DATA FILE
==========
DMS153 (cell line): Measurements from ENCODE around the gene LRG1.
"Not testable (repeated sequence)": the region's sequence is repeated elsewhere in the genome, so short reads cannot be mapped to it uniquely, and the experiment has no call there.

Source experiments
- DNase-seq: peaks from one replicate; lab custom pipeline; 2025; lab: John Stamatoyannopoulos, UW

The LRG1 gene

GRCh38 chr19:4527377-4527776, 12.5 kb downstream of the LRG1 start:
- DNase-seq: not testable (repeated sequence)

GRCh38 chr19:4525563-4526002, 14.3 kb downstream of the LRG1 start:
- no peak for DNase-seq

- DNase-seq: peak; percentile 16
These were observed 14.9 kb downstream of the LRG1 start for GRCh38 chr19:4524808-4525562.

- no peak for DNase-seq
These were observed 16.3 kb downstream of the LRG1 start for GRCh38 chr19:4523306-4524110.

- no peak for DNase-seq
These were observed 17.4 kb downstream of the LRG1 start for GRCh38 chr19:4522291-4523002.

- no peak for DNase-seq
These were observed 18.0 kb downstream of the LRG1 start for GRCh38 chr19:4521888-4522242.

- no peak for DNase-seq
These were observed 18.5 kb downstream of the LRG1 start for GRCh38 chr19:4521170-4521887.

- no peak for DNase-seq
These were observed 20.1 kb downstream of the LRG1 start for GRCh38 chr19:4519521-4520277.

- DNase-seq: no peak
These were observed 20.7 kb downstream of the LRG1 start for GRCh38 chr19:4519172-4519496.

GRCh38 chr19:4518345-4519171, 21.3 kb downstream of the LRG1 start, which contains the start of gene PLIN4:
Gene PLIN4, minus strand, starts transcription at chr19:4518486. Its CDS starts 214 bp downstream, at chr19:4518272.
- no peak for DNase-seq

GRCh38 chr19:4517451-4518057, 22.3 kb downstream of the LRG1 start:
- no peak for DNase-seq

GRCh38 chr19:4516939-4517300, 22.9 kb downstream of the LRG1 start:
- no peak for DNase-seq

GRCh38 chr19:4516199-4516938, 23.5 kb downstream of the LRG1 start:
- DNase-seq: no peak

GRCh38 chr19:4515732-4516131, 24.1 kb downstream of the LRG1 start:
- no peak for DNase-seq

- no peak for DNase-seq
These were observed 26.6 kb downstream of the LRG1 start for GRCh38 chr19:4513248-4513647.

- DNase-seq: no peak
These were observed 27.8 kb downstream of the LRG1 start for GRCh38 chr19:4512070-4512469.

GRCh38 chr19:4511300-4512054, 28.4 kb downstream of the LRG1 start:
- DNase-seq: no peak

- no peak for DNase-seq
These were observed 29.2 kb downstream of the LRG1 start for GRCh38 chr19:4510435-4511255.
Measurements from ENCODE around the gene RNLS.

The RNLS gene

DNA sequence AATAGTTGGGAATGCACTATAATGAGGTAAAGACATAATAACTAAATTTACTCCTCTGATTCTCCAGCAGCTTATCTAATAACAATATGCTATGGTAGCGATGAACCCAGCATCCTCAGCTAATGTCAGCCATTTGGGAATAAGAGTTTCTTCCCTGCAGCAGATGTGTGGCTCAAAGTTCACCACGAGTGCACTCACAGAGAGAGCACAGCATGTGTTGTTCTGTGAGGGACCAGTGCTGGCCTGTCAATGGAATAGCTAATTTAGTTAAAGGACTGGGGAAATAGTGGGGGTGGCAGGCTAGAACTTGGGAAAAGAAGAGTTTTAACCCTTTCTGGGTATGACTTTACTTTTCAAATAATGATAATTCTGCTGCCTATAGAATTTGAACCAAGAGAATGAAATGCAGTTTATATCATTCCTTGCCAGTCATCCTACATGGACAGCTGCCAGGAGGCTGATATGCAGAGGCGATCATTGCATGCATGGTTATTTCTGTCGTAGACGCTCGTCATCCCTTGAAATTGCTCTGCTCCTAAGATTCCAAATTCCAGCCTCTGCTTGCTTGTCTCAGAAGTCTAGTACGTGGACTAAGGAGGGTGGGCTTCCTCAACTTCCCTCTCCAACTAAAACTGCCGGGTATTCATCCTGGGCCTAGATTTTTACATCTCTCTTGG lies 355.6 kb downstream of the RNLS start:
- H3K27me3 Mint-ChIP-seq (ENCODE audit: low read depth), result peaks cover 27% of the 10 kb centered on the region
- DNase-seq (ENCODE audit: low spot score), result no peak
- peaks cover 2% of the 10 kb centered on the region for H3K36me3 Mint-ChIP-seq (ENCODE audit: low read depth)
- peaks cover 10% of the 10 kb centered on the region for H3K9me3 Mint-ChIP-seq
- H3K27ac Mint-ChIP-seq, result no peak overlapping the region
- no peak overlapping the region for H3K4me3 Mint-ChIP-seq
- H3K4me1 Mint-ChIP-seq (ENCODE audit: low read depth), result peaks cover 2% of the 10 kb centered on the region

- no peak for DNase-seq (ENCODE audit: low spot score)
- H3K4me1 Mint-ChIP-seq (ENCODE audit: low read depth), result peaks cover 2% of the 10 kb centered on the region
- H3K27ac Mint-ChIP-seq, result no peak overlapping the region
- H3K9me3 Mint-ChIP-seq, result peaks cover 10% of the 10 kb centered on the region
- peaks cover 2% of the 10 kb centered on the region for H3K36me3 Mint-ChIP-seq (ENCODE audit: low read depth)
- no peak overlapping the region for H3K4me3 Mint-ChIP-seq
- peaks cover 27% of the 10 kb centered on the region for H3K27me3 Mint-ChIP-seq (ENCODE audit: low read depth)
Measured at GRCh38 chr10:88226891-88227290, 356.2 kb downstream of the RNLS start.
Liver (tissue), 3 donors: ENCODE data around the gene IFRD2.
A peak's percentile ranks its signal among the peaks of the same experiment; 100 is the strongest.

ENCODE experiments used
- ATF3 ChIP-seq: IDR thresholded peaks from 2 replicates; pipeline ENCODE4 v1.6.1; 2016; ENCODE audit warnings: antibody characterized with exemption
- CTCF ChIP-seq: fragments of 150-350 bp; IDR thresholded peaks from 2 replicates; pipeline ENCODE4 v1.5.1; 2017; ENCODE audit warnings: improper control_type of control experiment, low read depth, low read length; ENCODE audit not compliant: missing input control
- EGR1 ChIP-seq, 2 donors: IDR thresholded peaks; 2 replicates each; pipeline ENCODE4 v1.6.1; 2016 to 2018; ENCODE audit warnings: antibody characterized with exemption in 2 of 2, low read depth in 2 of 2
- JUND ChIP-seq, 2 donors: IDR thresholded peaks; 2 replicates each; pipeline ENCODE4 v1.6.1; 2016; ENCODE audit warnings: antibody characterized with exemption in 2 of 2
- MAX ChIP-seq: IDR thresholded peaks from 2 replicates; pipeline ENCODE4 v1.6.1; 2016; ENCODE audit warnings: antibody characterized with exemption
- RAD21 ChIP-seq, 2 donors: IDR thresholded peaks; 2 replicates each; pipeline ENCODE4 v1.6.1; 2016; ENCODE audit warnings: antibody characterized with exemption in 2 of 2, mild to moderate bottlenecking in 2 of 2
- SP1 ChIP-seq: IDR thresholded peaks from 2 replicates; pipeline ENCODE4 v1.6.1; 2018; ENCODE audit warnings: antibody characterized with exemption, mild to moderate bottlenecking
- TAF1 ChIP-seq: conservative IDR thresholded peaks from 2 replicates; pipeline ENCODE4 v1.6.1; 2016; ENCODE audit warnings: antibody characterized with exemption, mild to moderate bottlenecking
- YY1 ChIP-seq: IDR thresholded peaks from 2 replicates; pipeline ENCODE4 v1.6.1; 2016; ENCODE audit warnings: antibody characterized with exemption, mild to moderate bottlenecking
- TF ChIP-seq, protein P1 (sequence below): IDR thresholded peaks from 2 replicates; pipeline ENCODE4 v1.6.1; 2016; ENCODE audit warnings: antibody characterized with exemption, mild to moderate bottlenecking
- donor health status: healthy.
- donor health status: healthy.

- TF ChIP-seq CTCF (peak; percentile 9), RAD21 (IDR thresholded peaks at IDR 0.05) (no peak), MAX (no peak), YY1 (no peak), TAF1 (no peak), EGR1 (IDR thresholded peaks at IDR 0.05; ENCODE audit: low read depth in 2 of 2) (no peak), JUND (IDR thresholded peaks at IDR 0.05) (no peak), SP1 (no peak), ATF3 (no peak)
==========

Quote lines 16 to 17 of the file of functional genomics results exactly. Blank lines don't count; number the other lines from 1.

- no peak for DNase-seq
These were observed 18.0 kb downstream of the LRG1 start for GRCh38 chr19:4521888-4522242.